Thus, there is no need to base articles on facts, because there is no accountability to anyone but advertising sales. It is why so much news is manufactured. Create the story, get the clicks, secure the money. Of course, any reporter in the game will reach out to ask questions, to which they will either ignore the response, to or ask questions they know that an organization cannot answer—such as regarding human resources and legal matters—and use that legislative restriction, which exists to protect people’s privacy, as a “gotcha” tactic that they use to say that an organization is hiding something, or is up to something nefarious.
The facts tell the real story.
Coming out of eight layers of scrutiny, including the Auditor General’s eight-month-long audit, all indications are that the NPCA is in the best state in its recorded history.
1. Grant Thornton: financial audit—Pass. (We are now engaging KPMG to conduct our audits. The same auditors as utilized by the Ministry of Natural Resources and Forests.)
2. Dillon Consulting: Value for Money audit—Pass. They recommended conducting our restoration programming differently to enhance accountability (which the board has since done).
3. Canada Revenue Agency (CRA) audits—Pass on both HST audit, and payroll audits.
4. Performance Concepts: Review of NPCA operations from 2014-2017—Pass.
5. Ministry of Labour (MoL): Review of any HR complaints—Pass.
6. Justice Ramsay—Pass. Confirmed allegations and accusations are inaccurate and deliberately misleading.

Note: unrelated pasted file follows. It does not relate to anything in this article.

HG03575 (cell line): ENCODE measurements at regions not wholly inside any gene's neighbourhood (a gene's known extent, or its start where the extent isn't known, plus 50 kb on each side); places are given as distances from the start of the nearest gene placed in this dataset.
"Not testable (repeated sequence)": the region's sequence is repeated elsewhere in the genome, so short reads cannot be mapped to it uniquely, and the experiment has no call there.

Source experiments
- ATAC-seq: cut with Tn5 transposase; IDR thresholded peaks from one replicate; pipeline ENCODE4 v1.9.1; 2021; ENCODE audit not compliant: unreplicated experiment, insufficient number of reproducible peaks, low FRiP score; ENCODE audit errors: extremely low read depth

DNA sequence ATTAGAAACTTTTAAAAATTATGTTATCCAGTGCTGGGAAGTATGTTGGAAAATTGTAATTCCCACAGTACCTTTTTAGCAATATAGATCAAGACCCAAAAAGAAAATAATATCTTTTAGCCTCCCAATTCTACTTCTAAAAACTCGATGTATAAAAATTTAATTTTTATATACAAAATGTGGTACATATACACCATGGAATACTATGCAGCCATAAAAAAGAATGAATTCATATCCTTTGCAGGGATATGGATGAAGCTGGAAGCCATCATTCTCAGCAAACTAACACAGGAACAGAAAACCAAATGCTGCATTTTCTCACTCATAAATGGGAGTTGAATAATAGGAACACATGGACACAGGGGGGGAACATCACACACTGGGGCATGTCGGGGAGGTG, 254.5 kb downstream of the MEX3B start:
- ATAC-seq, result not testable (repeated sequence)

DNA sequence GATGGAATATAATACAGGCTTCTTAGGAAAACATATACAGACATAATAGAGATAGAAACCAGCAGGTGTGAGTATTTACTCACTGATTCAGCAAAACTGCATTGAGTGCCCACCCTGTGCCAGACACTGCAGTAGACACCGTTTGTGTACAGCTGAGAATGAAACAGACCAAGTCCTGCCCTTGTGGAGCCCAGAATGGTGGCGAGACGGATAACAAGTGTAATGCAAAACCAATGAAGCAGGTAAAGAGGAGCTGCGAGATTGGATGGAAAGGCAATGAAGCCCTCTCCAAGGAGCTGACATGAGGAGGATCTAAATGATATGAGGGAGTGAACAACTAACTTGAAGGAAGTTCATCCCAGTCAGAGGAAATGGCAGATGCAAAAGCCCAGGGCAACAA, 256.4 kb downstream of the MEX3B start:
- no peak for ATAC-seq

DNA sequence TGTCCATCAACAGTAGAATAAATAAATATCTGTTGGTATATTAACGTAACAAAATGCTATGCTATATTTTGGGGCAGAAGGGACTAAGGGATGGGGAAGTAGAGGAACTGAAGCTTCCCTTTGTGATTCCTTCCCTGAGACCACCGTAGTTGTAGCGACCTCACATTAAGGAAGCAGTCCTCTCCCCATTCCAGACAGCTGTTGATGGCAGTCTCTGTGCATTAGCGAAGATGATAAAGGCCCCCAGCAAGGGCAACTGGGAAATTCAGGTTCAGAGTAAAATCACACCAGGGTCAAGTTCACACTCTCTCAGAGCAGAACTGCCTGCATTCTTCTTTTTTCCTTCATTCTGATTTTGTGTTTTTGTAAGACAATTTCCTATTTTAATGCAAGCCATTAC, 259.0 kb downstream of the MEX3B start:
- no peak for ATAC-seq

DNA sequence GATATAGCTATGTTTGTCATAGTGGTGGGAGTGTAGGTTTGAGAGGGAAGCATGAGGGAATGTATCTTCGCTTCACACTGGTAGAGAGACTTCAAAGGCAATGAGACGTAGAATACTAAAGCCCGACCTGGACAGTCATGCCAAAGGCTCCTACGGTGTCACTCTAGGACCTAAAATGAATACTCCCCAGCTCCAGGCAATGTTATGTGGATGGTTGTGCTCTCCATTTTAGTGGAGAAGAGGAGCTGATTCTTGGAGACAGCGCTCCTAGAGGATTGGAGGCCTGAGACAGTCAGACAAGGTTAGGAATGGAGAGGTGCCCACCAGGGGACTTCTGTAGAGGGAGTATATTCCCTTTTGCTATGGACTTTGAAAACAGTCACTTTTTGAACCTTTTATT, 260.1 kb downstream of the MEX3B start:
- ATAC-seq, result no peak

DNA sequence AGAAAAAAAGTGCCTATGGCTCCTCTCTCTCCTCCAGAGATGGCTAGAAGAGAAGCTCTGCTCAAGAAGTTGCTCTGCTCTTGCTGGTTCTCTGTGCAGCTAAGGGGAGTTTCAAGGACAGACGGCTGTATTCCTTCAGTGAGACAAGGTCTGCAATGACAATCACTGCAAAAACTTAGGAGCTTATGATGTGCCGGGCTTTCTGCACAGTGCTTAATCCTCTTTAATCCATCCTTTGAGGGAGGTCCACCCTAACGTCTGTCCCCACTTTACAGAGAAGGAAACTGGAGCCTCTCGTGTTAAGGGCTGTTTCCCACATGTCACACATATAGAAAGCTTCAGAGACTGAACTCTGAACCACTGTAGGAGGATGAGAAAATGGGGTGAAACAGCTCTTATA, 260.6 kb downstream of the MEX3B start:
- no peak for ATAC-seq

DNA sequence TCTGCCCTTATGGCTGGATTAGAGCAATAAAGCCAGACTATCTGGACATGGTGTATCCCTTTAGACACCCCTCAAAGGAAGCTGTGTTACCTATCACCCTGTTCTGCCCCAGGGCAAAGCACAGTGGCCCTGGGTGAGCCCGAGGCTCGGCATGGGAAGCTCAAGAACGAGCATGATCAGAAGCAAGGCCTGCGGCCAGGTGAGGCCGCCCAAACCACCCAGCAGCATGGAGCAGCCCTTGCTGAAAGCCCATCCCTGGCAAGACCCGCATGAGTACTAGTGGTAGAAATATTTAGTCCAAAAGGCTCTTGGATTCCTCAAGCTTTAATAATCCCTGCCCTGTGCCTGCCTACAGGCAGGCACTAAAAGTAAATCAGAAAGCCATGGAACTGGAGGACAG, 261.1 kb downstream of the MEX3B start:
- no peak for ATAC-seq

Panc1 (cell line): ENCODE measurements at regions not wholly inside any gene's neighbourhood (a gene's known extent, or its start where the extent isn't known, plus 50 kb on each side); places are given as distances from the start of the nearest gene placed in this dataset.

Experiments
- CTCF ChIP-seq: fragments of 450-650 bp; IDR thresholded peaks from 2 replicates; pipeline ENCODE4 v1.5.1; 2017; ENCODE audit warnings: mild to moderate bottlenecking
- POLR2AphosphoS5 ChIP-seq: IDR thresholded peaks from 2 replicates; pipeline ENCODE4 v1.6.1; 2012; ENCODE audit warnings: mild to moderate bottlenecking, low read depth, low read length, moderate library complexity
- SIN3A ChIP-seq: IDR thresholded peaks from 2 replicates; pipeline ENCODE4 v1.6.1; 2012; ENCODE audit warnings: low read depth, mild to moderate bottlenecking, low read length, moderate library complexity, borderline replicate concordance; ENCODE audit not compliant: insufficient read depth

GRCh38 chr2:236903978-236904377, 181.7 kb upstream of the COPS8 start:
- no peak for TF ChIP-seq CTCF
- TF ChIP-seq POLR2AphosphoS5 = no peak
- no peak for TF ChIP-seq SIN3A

7. OPP: No criminal wrongdoing at NPCA — Pass.
8. Auditor General —Pass. All 18 recommendations are in progress.
If you look strictly at the facts, not the narrative that certain journalists and special interest groups continue to force on taxpayers, you cannot possibly conclude that this organization needs to fire everyone and hire their own people. They want you to believe we are failing our mandate so that they can come in and bring in their own people, the same people the organization removed for unaccountability.
The irony is not lost on me. We have remained a responsive and open organization. I would challenge any other publicly funded organization to point out how they are more transparent.
We are in the process of executing the second strategic plan in our history, the first of which was met with high marks for successful implementation. The issue at hand, I would suggest, is that the understanding-gap between what NPCA is legislatively responsible for and what people think we are responsible for is enormous. The NPCA is not an environmental protection agency; we are not a preservation agency; we are not the keeper of forests and trees.
We are a Conservation Authority, and we exist as prescribed by the Conservation Authorities Act. To put it simply, the NPCA — like many conservation authorities across the province —regulates development via a permit process.
Our mandate is:
To establish and undertake programs and services, on a watershed basis, to further the conservation, restoration, development, and management of natural resources; and as prescribed by provincial regulations: to protect people and property by regulating, and risk-mitigating development through reviewing and commenting on applications, issuing permits, and ensuring policy compliance within the appropriate legislative and regulatory framework.